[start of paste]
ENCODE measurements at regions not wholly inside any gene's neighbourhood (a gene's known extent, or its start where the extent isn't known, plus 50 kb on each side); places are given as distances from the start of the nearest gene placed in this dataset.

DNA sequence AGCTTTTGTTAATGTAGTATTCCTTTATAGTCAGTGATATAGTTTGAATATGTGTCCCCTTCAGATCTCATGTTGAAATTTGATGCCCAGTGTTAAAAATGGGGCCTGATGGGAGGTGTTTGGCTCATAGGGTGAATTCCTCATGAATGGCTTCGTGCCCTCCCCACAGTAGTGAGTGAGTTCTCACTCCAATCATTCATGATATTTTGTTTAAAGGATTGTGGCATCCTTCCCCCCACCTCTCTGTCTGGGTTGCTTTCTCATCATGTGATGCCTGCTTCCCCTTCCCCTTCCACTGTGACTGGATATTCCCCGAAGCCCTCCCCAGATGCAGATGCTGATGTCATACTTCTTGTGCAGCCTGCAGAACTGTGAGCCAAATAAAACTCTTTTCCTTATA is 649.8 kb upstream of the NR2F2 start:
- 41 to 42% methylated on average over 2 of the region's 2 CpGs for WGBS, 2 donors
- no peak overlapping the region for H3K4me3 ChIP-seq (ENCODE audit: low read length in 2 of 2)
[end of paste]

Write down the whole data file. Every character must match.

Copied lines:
ENCODE measurements at regions not wholly inside any gene's neighbourhood (a gene's known extent, or its start where the extent isn't known, plus 50 kb on each side); places are given as distances from the start of the nearest gene placed in this dataset.

DNA sequence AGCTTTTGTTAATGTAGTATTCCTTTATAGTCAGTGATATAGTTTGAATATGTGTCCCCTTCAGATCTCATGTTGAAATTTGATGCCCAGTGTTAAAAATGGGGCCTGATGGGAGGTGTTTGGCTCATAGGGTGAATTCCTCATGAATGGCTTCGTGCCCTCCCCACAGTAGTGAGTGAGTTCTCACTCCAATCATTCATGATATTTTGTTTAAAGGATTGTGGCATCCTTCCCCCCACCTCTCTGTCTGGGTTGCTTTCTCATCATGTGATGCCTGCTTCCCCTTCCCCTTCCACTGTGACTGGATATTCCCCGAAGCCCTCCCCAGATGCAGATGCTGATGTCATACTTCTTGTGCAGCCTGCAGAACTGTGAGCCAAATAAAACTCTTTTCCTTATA is 649.8 kb upstream of the NR2F2 start:
- 41 to 42% methylated on average over 2 of the region's 2 CpGs for WGBS, 2 donors
- no peak overlapping the region for H3K4me3 ChIP-seq (ENCODE audit: low read length in 2 of 2)